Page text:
National Guard troops, carrying rifles, stood behind razor-wire topped fencing that sealed off Capitol Hill. Motorcades carrying VIPs sped past.
A group of protesters stood outside the perimeter. "If Joe Biden wants to take America to hell, go right ahead!” one shouted through a bullhorn.
The security precautions, along with a coronavirus pandemic that has prompted many to avoid public gatherings, left city streets largely empty in the nation’s capital.
"It’s, frankly, painful to see this, the whole city shut down,” former Republican Senator Jeff Flake told reporters as he arrived at the Capitol for the ceremony.
Pentagon and FBI officials are screening participating troops to avert any insider attack.
On Tuesday, Pentagon officials said a dozen National Guard members had been removed from inauguration duty after vetting that included screening for potential ties to right-wing extremism, and troubling text messages.
Bridges between Virginia and downtown Washington were closed, as were Metro stations in the central security area, which some residents likened to the fortress-like Green Zone of central Baghdad in Iraq.
Some intercity bus services were suspended, as were many bike-share stations and Amtrak trains running south from Union Station, which pass through a tunnel just east of the Capitol.
With inaugural balls and other parties previously canceled due to the coronavirus pandemic, the event took on a somber tone in Washington.
The number of troops in Washington is three times the normal number of National Guard troops, said Major General William Walker, commander of the D.C. National Guard.
In addition, some 2,300 law enforcement officials from across the United States were sworn in here as special deputy U.S. marshals, supporting the overall security operation led by the U.S. Secret Service.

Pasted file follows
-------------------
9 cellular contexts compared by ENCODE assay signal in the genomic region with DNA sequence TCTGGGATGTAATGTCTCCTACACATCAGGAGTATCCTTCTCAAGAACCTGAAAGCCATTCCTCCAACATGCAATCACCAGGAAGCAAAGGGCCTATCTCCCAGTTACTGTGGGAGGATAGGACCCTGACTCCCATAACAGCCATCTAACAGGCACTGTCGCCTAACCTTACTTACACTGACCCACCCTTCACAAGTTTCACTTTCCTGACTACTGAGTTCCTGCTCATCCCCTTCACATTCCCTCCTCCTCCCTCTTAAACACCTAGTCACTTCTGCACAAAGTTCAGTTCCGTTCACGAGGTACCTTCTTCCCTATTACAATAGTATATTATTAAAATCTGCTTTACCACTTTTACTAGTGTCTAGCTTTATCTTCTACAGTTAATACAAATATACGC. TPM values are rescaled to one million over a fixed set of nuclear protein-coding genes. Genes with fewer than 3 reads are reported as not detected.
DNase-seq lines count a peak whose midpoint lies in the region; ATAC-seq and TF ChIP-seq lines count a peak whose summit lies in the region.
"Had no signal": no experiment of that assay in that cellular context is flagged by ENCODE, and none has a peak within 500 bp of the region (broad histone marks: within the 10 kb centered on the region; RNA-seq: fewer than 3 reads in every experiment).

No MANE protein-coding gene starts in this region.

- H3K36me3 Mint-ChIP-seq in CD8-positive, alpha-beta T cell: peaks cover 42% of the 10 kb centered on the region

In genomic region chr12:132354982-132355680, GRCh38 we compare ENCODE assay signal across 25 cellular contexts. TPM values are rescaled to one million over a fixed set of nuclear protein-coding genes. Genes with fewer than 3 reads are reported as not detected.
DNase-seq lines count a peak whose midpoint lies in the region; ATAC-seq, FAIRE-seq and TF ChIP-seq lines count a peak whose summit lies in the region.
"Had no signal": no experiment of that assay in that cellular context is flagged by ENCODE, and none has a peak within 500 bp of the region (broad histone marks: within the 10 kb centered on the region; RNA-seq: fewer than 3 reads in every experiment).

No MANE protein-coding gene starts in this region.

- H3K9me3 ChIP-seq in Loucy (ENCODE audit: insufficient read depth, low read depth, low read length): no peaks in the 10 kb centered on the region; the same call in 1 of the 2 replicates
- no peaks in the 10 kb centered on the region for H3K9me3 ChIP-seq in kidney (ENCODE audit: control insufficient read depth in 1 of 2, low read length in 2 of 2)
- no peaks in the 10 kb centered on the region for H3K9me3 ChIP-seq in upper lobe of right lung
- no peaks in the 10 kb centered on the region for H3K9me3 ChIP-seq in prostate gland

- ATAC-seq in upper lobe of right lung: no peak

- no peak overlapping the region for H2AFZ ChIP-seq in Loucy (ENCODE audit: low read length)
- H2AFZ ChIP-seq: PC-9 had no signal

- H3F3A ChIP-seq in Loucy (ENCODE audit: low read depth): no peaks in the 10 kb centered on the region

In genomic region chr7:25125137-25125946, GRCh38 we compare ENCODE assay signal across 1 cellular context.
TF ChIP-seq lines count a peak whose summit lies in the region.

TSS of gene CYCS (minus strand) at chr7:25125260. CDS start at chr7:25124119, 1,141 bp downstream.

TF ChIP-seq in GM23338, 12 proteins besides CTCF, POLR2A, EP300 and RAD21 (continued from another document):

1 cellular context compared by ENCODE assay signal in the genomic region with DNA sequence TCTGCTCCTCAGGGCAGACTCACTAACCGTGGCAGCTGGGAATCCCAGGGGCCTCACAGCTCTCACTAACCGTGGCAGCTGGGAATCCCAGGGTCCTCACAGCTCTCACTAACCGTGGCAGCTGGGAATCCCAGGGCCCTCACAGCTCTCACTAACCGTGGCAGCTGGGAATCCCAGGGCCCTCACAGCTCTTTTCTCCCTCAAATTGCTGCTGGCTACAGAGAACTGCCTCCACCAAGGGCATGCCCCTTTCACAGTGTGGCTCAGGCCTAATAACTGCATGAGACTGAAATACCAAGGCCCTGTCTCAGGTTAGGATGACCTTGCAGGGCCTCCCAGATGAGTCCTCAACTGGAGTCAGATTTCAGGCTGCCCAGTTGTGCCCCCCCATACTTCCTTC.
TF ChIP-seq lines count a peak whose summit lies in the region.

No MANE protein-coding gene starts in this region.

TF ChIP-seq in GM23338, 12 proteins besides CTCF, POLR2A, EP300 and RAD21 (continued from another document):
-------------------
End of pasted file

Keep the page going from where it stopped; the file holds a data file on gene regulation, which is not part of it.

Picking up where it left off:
Actions by Twitter and Facebook to suspend accounts calling for violence pushed organizing activity onto unmoderated channels such as 8kun, said Daniel Jones, president of Advance Democracy, a nonprofit group that conducts public-interest research and investigations.
"The promotion of violence on these fringe channels are explicit, and include instructions on weapon modifications and combat techniques,” Jones said. "The FBI appears to be taking these threats seriously, but disciplined lone wolf actors, regardless of ideology, are extremely difficult to track.”
Biden faces calamities that would challenge even the most experienced politician.
The pandemic in the United States reached a pair of grim milestones on Trump’s final full day in office on Tuesday, reaching 400,000 U.S. deaths and 24 million infections - the highest of any country. Millions of Americans are out of work because of pandemic-related shutdowns and restrictions.
Although Biden has laid out a packed agenda for his first 100 days, including delivering 100 million COVID-19 vaccinations, the Senate could be consumed by Trump’s upcoming impeachment trial, which will move ahead even though he has left office.